In case you weren't following the news -- well, the financial news -- the Dow dropped 832 points on Wednesday, Oct. 10, throwing investors into an all-out tizzy and spiking fears that a major sell-off was upon us. If you were smart, you didn't subject yourself to the torture of logging on and viewing your portfolio balance that day. But seeing as how I've always been a glutton for punishment, curiosity got the better of me, so I accessed my brokerage account to see how I'd fared, and lo and behold, my portfolio value had dropped $10,000. In a single day.
The funny thing, however, is that not only was I not shocked, but I also wasn't particularly panicked. And if you take the time to understand how the stock market works, you won't worry the next time your investments lose value, either.
Volatility is normal
There's a reason stocks have historically offered investors substantially higher returns than bonds in the long run -- there needs to be an upside to the risk they carry. Bond values, by contrast, don't tend to fluctuate as violently as stock values, but on the flip side, they won't help you grow wealth the same way stocks will. Not even close.
So let's talk about last week's plunge, because at face value, it was pretty brutal. But one thing you must realize about the stock market is that such volatility is completely normal.
Since 1950, the S&P 500 -- a bucket of 500 of the largest U.S. stocks and a major indicator of the market's overall performance -- has experienced a correction in which values fell 10% or more on 36 separate occasions. That's about once every two years. But of those 36, 22 have resolved within 104 days -- not a terribly long period to wait out. And several of those corrections resolved within a month.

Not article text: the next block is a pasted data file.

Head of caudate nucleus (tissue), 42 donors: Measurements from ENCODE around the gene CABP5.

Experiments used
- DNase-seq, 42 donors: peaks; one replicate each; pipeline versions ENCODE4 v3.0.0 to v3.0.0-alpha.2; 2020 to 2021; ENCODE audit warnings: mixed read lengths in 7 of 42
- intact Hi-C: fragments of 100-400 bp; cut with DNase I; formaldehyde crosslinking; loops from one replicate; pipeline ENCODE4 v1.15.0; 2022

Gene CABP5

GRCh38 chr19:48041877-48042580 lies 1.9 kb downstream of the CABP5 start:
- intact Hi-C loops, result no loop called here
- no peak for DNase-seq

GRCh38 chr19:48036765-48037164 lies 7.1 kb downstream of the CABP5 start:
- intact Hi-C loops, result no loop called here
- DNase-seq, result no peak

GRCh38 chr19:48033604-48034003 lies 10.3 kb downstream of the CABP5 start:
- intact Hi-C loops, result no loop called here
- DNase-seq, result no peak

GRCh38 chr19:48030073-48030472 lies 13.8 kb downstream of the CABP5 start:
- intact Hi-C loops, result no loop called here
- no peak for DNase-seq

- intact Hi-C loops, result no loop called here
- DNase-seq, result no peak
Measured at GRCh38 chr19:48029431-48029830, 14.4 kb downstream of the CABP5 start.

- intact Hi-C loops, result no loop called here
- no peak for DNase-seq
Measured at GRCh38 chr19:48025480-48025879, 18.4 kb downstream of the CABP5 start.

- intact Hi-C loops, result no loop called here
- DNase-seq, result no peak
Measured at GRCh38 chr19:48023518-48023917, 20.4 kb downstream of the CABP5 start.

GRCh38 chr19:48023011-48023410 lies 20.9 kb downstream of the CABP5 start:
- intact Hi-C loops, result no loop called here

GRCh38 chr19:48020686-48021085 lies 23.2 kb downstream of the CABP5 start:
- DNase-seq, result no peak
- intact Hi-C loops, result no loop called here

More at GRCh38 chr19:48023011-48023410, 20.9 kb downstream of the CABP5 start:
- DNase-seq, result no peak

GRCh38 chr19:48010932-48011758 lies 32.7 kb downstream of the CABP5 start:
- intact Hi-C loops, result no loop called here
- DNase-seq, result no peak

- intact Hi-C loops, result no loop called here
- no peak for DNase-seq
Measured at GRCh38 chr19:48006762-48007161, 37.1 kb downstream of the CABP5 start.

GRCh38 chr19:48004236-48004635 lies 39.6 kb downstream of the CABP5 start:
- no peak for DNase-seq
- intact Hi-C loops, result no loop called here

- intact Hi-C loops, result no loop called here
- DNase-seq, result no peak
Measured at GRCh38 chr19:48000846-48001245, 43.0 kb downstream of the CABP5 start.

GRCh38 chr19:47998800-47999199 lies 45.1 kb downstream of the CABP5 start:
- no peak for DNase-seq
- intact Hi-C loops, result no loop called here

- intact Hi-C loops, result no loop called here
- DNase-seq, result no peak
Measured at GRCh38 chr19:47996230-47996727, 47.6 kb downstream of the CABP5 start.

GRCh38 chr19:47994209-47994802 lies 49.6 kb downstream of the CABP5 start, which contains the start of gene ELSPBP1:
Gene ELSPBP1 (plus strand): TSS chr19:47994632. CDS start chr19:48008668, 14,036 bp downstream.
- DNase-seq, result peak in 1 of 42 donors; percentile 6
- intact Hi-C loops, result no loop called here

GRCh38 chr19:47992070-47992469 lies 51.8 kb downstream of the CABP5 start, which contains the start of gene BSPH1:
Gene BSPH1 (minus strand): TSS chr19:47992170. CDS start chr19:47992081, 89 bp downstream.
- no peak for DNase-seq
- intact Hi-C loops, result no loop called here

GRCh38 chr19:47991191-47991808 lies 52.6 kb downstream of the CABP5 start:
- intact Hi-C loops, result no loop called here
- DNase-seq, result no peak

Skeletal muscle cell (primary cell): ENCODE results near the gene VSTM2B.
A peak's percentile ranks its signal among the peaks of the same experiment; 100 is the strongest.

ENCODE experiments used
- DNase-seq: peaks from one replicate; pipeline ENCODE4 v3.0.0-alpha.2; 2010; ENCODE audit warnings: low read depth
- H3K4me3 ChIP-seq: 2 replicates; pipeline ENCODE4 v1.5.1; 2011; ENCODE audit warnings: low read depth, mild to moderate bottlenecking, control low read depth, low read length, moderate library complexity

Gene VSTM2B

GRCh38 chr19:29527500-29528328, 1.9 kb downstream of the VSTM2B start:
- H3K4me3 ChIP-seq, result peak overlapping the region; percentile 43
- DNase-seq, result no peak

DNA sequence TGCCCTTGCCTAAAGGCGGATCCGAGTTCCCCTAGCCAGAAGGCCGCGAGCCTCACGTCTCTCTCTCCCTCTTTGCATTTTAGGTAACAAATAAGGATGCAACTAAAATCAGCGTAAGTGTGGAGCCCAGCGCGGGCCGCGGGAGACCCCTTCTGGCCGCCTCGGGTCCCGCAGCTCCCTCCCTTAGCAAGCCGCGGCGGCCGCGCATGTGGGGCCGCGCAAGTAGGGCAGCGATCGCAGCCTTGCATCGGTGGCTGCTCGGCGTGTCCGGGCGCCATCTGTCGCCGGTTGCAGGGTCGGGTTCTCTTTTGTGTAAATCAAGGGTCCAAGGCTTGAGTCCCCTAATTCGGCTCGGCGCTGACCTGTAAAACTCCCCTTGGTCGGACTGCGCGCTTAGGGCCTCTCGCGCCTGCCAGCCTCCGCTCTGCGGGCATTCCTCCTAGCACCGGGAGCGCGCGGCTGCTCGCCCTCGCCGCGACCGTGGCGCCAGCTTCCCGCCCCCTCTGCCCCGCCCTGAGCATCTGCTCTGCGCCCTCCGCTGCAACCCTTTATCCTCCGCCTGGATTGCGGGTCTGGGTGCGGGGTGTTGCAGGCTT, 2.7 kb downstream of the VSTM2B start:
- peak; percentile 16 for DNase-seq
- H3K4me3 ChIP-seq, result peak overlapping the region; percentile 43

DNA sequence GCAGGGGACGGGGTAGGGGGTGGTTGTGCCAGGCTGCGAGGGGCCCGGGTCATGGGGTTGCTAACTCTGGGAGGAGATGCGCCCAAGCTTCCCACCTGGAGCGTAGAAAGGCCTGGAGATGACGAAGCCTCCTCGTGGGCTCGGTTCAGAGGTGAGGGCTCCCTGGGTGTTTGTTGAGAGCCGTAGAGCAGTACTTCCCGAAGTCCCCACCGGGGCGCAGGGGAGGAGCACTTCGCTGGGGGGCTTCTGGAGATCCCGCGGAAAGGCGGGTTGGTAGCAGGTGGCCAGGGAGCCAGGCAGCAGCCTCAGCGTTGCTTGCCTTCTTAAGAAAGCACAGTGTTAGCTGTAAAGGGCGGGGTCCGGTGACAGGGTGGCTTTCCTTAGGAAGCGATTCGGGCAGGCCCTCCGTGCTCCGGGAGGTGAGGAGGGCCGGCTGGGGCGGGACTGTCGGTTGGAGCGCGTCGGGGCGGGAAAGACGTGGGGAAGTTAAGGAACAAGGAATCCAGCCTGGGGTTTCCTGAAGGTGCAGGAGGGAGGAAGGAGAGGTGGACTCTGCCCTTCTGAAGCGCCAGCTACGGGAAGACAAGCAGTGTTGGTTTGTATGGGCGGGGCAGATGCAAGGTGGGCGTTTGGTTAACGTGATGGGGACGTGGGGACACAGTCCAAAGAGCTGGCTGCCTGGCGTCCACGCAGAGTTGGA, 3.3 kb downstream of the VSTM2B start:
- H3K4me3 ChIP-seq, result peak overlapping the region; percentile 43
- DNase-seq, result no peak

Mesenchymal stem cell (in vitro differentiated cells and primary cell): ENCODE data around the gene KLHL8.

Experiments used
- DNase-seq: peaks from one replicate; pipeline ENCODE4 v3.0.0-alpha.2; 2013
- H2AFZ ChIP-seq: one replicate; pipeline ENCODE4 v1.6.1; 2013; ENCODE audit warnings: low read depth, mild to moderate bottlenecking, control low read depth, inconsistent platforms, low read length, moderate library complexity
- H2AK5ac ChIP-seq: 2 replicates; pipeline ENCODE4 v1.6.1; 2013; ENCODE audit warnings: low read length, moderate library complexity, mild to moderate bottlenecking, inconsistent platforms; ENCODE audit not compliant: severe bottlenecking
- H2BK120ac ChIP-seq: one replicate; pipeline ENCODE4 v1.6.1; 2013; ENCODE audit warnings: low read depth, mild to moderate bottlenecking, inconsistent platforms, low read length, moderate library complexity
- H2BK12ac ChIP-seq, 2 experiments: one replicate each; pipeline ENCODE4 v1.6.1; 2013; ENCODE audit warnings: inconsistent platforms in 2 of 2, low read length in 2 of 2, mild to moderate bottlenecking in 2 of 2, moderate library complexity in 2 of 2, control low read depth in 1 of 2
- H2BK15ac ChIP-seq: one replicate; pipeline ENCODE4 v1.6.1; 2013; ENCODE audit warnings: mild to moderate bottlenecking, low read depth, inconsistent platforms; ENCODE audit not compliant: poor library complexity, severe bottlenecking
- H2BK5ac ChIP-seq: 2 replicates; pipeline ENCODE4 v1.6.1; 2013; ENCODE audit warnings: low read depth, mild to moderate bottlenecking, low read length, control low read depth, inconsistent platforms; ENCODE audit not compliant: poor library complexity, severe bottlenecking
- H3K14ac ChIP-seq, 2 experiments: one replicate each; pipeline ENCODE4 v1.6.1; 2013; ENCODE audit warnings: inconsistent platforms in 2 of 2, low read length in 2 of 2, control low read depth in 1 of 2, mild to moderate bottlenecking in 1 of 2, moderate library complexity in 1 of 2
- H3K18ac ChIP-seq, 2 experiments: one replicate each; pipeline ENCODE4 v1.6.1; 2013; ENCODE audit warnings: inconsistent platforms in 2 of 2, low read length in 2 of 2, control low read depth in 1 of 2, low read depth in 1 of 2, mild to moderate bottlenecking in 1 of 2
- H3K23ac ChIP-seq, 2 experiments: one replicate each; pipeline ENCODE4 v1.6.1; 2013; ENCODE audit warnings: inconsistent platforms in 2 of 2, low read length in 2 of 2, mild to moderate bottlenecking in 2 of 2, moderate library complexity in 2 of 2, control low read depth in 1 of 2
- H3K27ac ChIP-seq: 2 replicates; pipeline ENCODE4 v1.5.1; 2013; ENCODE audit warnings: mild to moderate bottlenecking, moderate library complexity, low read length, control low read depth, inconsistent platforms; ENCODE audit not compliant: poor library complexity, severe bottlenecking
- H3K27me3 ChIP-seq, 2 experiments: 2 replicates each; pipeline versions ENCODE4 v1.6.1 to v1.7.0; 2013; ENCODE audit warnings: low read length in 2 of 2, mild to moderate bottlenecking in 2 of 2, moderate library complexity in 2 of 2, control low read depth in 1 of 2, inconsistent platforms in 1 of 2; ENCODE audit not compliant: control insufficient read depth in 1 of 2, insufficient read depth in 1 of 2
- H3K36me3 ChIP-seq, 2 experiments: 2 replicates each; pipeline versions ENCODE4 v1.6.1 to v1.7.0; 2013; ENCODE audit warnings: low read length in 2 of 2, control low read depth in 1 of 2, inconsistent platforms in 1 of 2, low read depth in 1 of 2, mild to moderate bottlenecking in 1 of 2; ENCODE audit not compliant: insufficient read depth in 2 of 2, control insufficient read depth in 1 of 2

That's precisely why I didn't panic on Wednesday, when I saw that my portfolio had lost $10,000 in value in a single day's time. First of all, we didn't experience a full-fledged correction at that time. Secondly, I knew that if I sat back and remained patient, there was a good chance that number would climb back up over the course of the week. And it did, to an extent. I'm still down about $5,000 in value as of this writing, but that's certainly better than $10,000.
But the real reason I didn't lose my cool that day was that I knew that, until I sell off investments, I won't actually lose any money. It's a concept known as a loss on paper, which comes from days when brokerage account statements came in paper form. Nowadays, investors are more likely to experience a loss on screen than on paper, but the point is that when all you're seeing is a decline in investment value, it's not an actual monetary loss. It only becomes a financial loss when you act irrationally and sell investments at a price that's lower than what they were once worth.
Therefore, let this be a lesson: Your goal in investing should be to load up on the right stocks (those issued by solid companies with a history of outstanding performance) and hold them for as many years as you can. If you take that approach, you won't panic the next time the market has a day like the one we all experienced that fateful Wednesday. And make no mistake about it: We will have another day like that, and it possibly may be much worse. But if you know what you're doing, you won't sweat it.